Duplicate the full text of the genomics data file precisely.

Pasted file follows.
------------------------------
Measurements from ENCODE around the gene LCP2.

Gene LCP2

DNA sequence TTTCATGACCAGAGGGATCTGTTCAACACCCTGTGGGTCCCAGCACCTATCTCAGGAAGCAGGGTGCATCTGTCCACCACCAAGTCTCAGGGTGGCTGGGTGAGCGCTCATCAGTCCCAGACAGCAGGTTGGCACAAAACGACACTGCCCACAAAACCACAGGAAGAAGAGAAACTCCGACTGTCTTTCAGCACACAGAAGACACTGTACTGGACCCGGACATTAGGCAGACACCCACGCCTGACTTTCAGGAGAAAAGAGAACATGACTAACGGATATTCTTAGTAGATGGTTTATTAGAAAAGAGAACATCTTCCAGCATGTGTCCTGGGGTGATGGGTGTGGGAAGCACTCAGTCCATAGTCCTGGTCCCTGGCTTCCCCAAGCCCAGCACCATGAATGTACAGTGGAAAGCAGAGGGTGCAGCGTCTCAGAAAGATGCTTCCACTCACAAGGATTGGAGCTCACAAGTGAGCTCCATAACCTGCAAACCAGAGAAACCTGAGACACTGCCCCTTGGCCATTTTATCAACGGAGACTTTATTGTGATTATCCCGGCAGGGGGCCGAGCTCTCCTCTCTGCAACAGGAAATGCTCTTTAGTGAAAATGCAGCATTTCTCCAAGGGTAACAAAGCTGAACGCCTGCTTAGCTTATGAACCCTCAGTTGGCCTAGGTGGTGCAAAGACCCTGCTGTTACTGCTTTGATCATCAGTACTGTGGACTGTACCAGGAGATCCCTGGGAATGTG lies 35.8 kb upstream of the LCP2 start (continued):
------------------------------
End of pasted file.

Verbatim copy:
Measurements from ENCODE around the gene LCP2.

Gene LCP2

DNA sequence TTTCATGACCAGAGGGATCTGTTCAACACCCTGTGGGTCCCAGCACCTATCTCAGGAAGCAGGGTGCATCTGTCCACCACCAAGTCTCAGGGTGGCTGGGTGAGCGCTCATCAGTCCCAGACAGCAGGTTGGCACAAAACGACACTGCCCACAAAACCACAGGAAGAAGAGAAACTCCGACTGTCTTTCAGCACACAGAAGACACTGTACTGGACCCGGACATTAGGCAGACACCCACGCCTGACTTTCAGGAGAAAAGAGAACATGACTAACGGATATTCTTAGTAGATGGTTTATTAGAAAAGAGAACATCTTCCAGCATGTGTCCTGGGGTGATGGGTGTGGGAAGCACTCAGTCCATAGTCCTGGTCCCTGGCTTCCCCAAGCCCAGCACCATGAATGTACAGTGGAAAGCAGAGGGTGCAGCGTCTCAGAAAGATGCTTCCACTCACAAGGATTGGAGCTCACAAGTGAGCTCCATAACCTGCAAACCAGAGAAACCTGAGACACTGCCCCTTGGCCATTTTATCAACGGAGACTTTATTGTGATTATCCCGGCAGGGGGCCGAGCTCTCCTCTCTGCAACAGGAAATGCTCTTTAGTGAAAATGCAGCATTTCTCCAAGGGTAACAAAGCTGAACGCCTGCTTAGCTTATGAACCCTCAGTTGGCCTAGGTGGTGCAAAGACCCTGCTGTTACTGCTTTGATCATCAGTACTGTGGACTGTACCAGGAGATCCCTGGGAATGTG lies 35.8 kb upstream of the LCP2 start (continued):